Warehouse for rice farmers inaugurated at Dawhenya

A new warehouse constructed at a cost of US$100,000 for rice farmers at Dawhenya, near Tema has been inaugurated.

Funded by the Korea Programme on International Agriculture (KOPIA) Ghana, the warehouse has a storage capacity of 3,100 tonnes of rice seed or 78,000 bags of rice seed.

The facility, which was constructed within a period of five months, is fitted with modern ventilation and coolers systems.

The development of the warehouse forms part of a five-year project, dubbed “Water-Energy-Food Nexus Programme (WEFP) for Better Lives for Rural Development in Ghana” being undertaken by KOPIA in collaboration with the Council for Scientific and Industrial Research (CSIR).

Inaugurating it yesterday, Korean Ambassador to Ghana, Lim Jung-Taeksaid warehouses were an essential facility for large scale development of rice seeds and by extension, rice production in the country.

He explained that, the warehouse would serve as a primary storage facility for rice produce at Dawhenya and ensure quality control and reduction in post harvest losses.

The Ambassador said Korea was focused on supporting Ghana towards the production of rice to enable the country realise rice sufficiency in the coming years.

Such a situation, he noted, would help to reduce import of rice and promote local rice production.

Currently, Mr Jung-Taek said, KOPIA was working with the CSIR to develop the new six rice seeds varieties on a large scale for distribution to Ghanaian rice farmers.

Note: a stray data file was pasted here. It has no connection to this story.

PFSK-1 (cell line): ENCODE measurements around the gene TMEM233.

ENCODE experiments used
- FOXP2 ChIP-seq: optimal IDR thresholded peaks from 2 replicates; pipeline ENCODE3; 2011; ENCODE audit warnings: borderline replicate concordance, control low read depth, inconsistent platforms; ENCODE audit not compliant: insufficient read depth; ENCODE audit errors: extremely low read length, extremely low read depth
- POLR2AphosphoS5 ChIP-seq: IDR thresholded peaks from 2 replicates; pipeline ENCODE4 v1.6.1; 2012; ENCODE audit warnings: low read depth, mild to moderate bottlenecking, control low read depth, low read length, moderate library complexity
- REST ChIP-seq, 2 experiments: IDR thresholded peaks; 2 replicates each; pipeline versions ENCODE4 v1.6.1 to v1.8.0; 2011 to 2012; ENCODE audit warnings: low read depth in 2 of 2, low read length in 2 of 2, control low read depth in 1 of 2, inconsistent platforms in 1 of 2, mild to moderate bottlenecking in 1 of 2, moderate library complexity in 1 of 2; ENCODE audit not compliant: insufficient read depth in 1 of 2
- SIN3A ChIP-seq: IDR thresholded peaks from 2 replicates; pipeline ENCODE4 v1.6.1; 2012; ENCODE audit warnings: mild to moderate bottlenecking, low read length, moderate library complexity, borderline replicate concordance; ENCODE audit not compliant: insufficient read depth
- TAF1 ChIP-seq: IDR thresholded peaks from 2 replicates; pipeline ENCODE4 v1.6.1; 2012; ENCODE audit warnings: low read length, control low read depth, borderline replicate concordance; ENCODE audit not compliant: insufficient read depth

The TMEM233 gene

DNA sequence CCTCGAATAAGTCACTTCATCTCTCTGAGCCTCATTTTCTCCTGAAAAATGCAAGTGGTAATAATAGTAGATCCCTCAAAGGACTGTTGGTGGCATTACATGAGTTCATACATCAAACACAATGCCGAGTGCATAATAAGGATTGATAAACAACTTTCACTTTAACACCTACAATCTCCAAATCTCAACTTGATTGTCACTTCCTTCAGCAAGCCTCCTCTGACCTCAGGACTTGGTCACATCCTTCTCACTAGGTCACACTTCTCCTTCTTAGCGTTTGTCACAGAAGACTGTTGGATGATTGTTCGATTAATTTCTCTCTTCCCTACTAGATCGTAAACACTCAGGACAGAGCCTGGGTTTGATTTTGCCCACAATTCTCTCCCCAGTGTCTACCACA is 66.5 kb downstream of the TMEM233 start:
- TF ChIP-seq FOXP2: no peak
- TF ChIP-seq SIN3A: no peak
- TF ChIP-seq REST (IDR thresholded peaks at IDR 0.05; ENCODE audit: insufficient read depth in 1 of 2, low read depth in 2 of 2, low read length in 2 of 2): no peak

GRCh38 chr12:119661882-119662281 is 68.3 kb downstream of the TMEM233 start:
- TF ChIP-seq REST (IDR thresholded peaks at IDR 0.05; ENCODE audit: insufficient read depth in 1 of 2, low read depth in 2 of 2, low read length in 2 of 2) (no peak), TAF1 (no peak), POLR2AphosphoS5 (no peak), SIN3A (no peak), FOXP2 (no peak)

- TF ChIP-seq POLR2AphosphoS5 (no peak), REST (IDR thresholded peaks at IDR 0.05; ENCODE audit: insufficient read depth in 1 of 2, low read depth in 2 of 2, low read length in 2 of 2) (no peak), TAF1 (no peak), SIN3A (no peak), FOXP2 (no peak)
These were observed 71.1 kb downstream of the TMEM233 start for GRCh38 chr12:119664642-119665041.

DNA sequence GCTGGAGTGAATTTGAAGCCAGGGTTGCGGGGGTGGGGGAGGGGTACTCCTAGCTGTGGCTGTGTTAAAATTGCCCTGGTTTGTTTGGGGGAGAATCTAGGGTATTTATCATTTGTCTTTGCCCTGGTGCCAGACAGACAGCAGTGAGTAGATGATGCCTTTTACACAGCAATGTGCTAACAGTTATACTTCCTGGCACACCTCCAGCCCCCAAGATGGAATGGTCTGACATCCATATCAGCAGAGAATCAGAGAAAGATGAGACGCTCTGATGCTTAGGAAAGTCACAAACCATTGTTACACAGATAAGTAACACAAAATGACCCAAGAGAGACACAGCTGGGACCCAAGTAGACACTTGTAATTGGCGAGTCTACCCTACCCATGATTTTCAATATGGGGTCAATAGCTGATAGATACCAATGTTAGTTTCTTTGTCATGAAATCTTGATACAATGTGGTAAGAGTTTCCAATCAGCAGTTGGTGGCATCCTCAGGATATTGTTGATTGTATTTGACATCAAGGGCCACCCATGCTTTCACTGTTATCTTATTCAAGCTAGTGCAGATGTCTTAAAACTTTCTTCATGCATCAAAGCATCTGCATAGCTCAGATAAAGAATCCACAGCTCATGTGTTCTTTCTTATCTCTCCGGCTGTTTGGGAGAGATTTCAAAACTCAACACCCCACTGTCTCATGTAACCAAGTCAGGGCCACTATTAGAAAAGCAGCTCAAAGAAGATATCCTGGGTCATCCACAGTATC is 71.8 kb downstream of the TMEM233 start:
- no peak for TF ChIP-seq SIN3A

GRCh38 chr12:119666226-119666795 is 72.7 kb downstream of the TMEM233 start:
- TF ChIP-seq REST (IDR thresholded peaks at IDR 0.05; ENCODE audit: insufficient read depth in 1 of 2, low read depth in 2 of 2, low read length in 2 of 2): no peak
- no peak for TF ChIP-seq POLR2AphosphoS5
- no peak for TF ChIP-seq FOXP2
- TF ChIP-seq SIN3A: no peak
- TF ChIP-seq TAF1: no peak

Director General of CSIR, Professor Paul Bosu, expressed gratitude to KOPIA for the support in the development of the new rice varieties and the warehouse to support the operations of the farmers.

He said the cooperation with KOPIA, over the years, had culminated in the development of improved seeds in rice, tomatoes and other food crops.

 Prof.Bosu said, the siting of a modern warehouse at Dawhenya was a good initiative and appealed to the farmers to ensure effective maintenance of the facility.

He expressed confidence that the regular support from Korea would enable Ghana become self sufficient in rice production.

Dr Kim Choong Hoe, Director of KOPIA Ghana, said the project would also include the provision of farm machinery including harvester valued at US$215,000.

He noted that, the project was also developing 100,000 hectare rice seed production field that was targeting the distribution of more than 60,000 rice seedlings.

MrChang AnCheol, Director of KOPIA International, urged Ghana to take advantage of the project to improve rice production and deal with huge importation of food.

Mr Richard MarteyAfleh, Chairman of Local Rice Farmers at Dawhenya, said the warehouse was developed at a time when there had been an increased demand for the facility and pledged to manage it effectively to improve the business operations of rice farmers.


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